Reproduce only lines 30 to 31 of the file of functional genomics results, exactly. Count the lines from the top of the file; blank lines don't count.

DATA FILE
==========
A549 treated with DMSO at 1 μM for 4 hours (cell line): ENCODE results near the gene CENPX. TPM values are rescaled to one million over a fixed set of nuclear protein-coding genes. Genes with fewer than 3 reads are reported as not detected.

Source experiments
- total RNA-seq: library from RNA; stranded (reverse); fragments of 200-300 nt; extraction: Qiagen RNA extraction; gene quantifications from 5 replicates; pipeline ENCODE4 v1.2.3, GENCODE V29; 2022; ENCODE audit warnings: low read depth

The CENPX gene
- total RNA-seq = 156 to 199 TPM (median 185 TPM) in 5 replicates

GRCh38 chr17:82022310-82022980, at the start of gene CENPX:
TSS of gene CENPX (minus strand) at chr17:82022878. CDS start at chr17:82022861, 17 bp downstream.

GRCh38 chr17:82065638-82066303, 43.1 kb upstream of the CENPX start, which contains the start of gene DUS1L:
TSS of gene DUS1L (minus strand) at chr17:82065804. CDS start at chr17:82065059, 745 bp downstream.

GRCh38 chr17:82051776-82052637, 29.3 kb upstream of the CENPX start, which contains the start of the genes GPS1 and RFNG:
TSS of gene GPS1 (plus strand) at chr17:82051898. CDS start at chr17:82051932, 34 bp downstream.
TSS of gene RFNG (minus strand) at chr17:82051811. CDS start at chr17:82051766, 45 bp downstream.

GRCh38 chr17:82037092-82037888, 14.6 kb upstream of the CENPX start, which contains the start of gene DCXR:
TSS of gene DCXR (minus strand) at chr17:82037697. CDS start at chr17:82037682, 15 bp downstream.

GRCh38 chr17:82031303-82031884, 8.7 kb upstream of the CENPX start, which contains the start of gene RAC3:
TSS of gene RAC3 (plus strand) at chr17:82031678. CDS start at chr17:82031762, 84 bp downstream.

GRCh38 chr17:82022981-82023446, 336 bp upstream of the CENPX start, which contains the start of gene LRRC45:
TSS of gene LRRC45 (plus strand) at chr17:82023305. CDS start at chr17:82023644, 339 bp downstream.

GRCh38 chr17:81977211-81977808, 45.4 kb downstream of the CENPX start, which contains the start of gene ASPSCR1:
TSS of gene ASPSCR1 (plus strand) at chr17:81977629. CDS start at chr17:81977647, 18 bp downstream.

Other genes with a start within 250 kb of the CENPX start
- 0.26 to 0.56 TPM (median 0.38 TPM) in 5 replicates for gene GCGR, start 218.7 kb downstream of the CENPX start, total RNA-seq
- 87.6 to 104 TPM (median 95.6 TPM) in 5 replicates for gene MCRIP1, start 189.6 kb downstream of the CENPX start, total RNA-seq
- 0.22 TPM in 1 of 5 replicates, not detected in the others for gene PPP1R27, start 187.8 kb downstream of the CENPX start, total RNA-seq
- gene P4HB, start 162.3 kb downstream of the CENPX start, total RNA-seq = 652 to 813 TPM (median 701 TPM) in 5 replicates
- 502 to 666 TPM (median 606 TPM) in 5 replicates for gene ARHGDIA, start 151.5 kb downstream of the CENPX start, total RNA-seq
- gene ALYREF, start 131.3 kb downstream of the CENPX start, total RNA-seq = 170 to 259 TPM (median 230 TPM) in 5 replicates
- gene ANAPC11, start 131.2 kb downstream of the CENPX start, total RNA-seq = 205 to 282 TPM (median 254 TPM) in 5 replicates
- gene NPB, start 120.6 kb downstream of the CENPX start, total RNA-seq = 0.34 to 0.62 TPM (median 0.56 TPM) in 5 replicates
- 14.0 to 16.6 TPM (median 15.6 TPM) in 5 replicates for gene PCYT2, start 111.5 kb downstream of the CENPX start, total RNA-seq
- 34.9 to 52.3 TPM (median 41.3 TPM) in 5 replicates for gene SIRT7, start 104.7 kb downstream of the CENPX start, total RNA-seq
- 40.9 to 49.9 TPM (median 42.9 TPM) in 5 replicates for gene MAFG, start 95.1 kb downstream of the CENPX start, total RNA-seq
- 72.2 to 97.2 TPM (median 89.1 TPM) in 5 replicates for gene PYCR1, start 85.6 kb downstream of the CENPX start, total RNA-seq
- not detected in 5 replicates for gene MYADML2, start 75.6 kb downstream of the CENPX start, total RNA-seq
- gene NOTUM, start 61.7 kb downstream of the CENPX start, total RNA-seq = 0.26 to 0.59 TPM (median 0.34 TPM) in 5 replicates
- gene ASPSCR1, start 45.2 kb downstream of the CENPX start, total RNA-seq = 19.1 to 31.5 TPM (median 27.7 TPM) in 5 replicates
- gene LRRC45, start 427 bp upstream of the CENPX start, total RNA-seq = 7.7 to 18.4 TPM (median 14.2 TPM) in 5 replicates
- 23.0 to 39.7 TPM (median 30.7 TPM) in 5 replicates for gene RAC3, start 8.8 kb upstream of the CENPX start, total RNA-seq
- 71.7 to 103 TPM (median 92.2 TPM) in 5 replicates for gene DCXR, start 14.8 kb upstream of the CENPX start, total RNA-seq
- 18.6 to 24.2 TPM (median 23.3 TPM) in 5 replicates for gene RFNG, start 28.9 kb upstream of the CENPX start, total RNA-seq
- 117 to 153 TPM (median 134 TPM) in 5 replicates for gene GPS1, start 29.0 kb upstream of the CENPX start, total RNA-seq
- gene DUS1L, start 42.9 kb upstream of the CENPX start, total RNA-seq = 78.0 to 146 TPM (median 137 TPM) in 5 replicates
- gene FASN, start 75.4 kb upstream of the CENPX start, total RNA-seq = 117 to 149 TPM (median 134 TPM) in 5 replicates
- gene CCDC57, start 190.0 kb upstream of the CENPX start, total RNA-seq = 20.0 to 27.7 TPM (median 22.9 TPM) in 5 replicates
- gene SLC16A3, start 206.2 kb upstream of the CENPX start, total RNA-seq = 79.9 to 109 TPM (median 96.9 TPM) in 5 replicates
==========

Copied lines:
- 14.0 to 16.6 TPM (median 15.6 TPM) in 5 replicates for gene PCYT2, start 111.5 kb downstream of the CENPX start, total RNA-seq
- 34.9 to 52.3 TPM (median 41.3 TPM) in 5 replicates for gene SIRT7, start 104.7 kb downstream of the CENPX start, total RNA-seq